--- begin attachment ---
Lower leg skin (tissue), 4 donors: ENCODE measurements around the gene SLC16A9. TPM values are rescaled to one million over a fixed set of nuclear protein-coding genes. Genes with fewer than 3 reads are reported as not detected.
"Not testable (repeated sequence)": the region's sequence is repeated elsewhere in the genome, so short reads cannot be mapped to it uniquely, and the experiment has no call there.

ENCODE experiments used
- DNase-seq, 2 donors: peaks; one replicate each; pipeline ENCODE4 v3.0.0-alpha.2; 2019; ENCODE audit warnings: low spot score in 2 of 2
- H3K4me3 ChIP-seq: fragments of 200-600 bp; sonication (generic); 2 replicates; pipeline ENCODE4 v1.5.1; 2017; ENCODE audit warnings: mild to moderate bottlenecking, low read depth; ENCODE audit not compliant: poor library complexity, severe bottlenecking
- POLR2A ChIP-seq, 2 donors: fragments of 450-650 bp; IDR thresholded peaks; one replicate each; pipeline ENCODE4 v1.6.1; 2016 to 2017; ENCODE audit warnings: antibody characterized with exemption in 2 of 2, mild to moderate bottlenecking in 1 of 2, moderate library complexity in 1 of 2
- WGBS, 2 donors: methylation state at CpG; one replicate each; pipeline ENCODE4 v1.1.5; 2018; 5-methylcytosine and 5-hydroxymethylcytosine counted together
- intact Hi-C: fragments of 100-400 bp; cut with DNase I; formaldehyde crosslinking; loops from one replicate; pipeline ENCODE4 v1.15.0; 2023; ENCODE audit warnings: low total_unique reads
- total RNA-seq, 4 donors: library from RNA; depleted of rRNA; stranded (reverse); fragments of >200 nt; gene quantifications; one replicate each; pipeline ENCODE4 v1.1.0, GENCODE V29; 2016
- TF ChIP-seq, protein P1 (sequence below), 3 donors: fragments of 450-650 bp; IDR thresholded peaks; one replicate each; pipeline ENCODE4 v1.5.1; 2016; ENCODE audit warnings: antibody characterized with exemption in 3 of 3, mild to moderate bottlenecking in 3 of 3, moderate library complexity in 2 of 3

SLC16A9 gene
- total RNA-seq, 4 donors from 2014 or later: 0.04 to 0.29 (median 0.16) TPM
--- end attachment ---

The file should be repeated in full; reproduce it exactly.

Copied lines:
Lower leg skin (tissue), 4 donors: ENCODE measurements around the gene SLC16A9. TPM values are rescaled to one million over a fixed set of nuclear protein-coding genes. Genes with fewer than 3 reads are reported as not detected.
"Not testable (repeated sequence)": the region's sequence is repeated elsewhere in the genome, so short reads cannot be mapped to it uniquely, and the experiment has no call there.

ENCODE experiments used
- DNase-seq, 2 donors: peaks; one replicate each; pipeline ENCODE4 v3.0.0-alpha.2; 2019; ENCODE audit warnings: low spot score in 2 of 2
- H3K4me3 ChIP-seq: fragments of 200-600 bp; sonication (generic); 2 replicates; pipeline ENCODE4 v1.5.1; 2017; ENCODE audit warnings: mild to moderate bottlenecking, low read depth; ENCODE audit not compliant: poor library complexity, severe bottlenecking
- POLR2A ChIP-seq, 2 donors: fragments of 450-650 bp; IDR thresholded peaks; one replicate each; pipeline ENCODE4 v1.6.1; 2016 to 2017; ENCODE audit warnings: antibody characterized with exemption in 2 of 2, mild to moderate bottlenecking in 1 of 2, moderate library complexity in 1 of 2
- WGBS, 2 donors: methylation state at CpG; one replicate each; pipeline ENCODE4 v1.1.5; 2018; 5-methylcytosine and 5-hydroxymethylcytosine counted together
- intact Hi-C: fragments of 100-400 bp; cut with DNase I; formaldehyde crosslinking; loops from one replicate; pipeline ENCODE4 v1.15.0; 2023; ENCODE audit warnings: low total_unique reads
- total RNA-seq, 4 donors: library from RNA; depleted of rRNA; stranded (reverse); fragments of >200 nt; gene quantifications; one replicate each; pipeline ENCODE4 v1.1.0, GENCODE V29; 2016
- TF ChIP-seq, protein P1 (sequence below), 3 donors: fragments of 450-650 bp; IDR thresholded peaks; one replicate each; pipeline ENCODE4 v1.5.1; 2016; ENCODE audit warnings: antibody characterized with exemption in 3 of 3, mild to moderate bottlenecking in 3 of 3, moderate library complexity in 2 of 3

SLC16A9 gene
- total RNA-seq, 4 donors from 2014 or later: 0.04 to 0.29 (median 0.16) TPM